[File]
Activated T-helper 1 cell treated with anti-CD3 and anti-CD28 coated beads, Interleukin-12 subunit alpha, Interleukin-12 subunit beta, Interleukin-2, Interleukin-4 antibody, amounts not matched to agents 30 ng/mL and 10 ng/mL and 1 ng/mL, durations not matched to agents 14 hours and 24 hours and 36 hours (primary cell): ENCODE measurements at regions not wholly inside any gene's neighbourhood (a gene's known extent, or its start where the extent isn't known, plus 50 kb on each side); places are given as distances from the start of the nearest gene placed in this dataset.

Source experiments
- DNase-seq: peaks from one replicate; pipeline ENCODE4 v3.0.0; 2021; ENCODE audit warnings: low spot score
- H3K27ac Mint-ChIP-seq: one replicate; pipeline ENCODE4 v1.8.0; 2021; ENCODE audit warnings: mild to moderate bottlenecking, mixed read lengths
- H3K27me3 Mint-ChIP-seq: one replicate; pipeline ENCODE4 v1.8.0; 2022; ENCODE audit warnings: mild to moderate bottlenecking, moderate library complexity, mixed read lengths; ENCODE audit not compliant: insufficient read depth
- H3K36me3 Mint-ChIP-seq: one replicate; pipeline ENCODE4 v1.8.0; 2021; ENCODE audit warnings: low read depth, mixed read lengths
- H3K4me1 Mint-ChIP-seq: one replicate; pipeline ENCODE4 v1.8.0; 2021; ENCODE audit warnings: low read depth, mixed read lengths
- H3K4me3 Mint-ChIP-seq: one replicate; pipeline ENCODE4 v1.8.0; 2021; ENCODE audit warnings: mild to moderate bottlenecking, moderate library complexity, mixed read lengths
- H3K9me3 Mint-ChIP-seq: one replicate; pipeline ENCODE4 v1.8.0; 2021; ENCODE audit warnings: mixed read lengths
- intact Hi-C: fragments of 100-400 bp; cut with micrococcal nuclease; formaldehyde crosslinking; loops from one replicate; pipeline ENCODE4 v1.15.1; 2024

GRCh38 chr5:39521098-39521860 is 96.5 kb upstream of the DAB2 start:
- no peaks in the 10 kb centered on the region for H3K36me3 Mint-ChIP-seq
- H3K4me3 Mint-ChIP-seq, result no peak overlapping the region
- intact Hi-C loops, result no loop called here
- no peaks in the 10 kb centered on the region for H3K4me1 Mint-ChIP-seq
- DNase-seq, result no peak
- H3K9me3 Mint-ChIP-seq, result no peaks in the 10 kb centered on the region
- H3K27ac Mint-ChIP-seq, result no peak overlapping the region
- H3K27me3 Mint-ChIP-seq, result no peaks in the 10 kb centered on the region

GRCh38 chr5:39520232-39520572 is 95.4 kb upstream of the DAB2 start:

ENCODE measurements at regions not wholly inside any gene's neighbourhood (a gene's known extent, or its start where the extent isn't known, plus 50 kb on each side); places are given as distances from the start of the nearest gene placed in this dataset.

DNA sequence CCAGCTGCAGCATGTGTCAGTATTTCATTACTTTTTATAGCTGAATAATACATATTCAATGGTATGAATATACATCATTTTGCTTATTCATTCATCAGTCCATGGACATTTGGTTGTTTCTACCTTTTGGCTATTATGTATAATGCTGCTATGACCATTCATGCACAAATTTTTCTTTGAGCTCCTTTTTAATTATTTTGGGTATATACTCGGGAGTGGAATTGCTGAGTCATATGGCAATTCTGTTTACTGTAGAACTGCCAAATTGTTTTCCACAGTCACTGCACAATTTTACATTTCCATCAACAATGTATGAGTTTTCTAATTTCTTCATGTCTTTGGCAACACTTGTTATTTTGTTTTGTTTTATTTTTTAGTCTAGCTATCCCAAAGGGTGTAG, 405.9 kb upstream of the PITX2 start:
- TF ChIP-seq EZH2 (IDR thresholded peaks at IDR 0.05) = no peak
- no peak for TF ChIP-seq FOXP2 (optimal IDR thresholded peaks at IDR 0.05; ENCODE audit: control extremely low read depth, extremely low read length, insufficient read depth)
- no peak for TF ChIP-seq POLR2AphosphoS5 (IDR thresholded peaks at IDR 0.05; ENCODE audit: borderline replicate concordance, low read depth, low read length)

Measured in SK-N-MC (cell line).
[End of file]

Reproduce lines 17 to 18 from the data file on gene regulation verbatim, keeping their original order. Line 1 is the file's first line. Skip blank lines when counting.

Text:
- H3K9me3 Mint-ChIP-seq, result no peaks in the 10 kb centered on the region
- H3K27ac Mint-ChIP-seq, result no peak overlapping the region